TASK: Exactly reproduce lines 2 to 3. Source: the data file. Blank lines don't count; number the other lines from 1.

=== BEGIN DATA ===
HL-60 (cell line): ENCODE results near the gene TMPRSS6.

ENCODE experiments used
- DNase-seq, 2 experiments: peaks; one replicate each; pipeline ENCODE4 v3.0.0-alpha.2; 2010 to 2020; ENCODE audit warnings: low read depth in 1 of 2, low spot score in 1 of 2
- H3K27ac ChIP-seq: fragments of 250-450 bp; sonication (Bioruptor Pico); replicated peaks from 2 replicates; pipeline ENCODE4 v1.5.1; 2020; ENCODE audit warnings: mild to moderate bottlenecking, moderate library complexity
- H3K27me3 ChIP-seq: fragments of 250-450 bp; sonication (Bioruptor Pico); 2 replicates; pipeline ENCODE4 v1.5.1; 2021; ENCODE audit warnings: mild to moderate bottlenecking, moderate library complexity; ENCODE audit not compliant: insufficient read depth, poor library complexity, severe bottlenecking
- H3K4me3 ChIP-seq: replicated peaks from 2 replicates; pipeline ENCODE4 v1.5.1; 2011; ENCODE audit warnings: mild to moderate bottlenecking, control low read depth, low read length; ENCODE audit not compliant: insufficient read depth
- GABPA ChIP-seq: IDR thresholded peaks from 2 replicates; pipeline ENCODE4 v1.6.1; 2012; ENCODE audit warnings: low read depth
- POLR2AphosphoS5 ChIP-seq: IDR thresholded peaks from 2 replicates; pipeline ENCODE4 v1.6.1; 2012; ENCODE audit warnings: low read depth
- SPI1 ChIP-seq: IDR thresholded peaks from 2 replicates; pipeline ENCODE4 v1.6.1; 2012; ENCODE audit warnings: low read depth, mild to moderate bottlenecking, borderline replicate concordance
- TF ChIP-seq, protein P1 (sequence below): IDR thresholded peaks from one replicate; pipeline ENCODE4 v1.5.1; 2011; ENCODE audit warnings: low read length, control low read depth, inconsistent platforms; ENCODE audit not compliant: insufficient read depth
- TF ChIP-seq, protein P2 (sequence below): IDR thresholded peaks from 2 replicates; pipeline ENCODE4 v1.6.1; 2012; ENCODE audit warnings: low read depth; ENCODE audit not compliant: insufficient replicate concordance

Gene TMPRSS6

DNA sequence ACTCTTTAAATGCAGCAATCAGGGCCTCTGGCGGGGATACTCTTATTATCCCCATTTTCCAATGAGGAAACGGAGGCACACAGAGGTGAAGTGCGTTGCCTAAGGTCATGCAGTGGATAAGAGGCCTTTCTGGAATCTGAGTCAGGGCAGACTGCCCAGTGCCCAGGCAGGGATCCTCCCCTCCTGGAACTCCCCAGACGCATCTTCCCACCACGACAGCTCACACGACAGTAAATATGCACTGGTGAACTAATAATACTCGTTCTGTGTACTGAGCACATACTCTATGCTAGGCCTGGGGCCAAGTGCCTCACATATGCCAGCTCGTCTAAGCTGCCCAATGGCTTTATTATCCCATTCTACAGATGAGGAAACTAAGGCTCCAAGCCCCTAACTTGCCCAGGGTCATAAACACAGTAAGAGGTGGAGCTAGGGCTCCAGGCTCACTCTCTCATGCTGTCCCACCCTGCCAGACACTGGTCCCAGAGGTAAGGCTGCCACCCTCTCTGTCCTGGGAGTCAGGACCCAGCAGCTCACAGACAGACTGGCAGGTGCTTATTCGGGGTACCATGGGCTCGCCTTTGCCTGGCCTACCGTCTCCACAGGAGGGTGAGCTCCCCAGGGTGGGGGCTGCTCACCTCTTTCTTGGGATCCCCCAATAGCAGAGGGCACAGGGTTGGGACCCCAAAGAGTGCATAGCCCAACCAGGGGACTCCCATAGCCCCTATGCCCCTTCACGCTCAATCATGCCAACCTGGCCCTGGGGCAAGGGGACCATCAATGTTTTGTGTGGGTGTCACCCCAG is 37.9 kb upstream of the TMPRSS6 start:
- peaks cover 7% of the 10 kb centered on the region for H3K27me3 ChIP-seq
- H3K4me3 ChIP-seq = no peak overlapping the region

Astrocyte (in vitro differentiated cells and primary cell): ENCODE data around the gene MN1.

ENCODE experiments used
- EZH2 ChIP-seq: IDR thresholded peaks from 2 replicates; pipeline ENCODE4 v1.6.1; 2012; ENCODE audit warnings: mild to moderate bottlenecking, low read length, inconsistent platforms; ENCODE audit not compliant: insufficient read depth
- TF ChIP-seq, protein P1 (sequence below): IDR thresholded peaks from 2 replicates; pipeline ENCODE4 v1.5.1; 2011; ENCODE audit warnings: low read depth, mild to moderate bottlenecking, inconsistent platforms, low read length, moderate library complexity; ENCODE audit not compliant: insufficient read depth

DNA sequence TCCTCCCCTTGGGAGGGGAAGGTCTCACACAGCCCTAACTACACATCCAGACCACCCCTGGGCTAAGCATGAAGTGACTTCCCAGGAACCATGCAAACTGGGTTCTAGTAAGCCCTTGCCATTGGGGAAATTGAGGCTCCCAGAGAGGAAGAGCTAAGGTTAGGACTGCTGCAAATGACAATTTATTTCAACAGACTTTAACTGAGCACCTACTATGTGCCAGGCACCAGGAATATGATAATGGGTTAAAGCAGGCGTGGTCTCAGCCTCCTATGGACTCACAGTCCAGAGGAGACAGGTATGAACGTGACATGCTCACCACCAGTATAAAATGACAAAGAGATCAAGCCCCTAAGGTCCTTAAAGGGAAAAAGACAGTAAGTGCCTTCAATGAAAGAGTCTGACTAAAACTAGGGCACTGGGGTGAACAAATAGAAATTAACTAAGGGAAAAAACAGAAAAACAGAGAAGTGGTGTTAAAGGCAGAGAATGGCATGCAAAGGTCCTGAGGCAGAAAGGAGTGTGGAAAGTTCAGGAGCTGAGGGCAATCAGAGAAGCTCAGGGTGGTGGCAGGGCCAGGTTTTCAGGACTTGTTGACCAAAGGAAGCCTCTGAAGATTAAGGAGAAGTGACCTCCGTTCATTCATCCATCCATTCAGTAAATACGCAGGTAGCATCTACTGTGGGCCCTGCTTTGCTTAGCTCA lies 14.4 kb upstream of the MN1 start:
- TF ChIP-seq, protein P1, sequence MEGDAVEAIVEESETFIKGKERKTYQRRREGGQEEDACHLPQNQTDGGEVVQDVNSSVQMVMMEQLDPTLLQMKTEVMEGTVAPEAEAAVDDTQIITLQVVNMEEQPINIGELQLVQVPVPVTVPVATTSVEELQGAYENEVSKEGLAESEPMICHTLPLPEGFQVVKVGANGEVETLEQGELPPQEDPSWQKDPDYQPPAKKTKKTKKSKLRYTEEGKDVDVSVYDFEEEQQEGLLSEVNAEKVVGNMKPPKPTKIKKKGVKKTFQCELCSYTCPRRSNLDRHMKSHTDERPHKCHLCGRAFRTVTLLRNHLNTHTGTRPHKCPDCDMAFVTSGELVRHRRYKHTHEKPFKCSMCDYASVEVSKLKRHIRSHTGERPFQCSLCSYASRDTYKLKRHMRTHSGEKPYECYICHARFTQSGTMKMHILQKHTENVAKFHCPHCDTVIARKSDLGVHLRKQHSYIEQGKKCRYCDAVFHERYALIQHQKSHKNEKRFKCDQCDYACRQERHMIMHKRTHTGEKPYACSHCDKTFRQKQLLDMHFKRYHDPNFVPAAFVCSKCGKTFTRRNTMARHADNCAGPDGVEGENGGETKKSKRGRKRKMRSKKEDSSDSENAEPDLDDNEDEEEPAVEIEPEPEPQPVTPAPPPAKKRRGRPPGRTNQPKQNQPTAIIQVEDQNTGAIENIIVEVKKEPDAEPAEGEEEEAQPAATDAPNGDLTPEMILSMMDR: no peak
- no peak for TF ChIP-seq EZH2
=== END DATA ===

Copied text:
ENCODE experiments used
- DNase-seq, 2 experiments: peaks; one replicate each; pipeline ENCODE4 v3.0.0-alpha.2; 2010 to 2020; ENCODE audit warnings: low read depth in 1 of 2, low spot score in 1 of 2